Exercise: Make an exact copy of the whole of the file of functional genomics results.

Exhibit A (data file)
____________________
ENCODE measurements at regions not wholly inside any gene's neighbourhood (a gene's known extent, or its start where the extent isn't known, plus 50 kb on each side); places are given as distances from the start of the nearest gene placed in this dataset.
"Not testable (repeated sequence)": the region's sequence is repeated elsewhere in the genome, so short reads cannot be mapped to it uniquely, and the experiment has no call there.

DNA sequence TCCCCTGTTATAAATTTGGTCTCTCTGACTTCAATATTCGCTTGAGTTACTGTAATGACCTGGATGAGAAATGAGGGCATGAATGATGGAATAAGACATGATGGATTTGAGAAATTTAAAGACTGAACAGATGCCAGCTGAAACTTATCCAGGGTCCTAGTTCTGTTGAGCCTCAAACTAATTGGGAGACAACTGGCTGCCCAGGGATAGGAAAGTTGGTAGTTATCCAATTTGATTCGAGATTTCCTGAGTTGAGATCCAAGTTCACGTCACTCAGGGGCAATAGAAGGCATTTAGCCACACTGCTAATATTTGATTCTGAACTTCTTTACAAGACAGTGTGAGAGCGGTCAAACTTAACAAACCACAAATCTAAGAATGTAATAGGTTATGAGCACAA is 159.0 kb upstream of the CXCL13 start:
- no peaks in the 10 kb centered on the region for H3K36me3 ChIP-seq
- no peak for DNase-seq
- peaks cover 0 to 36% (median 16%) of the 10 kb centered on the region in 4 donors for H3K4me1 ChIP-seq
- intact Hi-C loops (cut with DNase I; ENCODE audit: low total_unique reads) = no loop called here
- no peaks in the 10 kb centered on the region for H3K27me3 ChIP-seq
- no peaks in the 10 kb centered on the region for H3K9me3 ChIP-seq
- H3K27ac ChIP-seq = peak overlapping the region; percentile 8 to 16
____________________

ENCODE measurements at regions not wholly inside any gene's neighbourhood (a gene's known extent, or its start where the extent isn't known, plus 50 kb on each side); places are given as distances from the start of the nearest gene placed in this dataset.
"Not testable (repeated sequence)": the region's sequence is repeated elsewhere in the genome, so short reads cannot be mapped to it uniquely, and the experiment has no call there.

DNA sequence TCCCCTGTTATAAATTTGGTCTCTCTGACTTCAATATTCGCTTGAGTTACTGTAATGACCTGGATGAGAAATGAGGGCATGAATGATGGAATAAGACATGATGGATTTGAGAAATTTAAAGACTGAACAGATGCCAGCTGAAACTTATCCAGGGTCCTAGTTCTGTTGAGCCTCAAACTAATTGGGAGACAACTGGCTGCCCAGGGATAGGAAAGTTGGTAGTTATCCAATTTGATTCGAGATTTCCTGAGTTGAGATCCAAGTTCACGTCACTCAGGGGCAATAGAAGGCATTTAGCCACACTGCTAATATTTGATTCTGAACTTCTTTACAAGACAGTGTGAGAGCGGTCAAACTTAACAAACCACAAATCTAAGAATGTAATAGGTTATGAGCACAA is 159.0 kb upstream of the CXCL13 start:
- no peaks in the 10 kb centered on the region for H3K36me3 ChIP-seq
- no peak for DNase-seq
- peaks cover 0 to 36% (median 16%) of the 10 kb centered on the region in 4 donors for H3K4me1 ChIP-seq
- intact Hi-C loops (cut with DNase I; ENCODE audit: low total_unique reads) = no loop called here
- no peaks in the 10 kb centered on the region for H3K27me3 ChIP-seq
- no peaks in the 10 kb centered on the region for H3K9me3 ChIP-seq
- H3K27ac ChIP-seq = peak overlapping the region; percentile 8 to 16